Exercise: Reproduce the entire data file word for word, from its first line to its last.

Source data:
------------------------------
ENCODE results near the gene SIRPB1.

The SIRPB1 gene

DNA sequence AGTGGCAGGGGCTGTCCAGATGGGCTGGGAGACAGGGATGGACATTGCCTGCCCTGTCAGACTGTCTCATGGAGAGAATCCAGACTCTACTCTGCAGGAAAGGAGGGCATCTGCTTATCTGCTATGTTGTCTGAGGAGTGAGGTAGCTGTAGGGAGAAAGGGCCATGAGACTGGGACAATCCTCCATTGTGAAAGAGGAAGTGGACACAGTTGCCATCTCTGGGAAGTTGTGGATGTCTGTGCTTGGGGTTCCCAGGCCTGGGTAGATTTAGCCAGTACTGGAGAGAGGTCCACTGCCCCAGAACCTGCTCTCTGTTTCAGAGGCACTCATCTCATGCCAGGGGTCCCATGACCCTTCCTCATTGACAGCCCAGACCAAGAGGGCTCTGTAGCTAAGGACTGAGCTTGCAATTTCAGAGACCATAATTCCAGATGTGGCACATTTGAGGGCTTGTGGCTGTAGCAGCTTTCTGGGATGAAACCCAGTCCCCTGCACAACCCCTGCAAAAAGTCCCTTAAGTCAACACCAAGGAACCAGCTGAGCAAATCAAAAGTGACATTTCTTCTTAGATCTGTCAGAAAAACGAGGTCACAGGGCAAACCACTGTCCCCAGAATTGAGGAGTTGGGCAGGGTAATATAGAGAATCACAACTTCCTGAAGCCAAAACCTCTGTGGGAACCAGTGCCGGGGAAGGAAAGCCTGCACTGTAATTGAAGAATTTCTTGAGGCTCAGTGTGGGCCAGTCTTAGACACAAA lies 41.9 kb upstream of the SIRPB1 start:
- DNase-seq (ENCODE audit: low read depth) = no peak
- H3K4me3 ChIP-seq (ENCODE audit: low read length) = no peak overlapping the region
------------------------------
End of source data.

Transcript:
ENCODE results near the gene SIRPB1.

The SIRPB1 gene

DNA sequence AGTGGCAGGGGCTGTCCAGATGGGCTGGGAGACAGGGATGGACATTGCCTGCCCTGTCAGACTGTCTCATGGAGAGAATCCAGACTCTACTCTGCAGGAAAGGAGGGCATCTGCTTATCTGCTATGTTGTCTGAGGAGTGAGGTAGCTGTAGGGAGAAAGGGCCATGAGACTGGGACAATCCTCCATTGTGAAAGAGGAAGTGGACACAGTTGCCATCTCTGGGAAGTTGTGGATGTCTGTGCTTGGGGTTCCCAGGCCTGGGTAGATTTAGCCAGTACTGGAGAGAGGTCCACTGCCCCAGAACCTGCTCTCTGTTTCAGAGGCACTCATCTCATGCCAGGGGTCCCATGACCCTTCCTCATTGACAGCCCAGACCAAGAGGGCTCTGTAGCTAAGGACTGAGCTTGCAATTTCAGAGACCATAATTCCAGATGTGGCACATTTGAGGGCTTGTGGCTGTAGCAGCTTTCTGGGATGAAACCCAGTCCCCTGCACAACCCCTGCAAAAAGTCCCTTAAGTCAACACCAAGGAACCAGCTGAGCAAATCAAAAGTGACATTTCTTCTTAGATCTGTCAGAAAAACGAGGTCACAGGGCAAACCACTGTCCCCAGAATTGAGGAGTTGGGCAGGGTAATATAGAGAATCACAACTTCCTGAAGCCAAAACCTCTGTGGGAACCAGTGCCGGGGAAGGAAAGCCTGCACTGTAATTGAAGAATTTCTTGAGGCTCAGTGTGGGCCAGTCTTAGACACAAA lies 41.9 kb upstream of the SIRPB1 start:
- DNase-seq (ENCODE audit: low read depth) = no peak
- H3K4me3 ChIP-seq (ENCODE audit: low read length) = no peak overlapping the region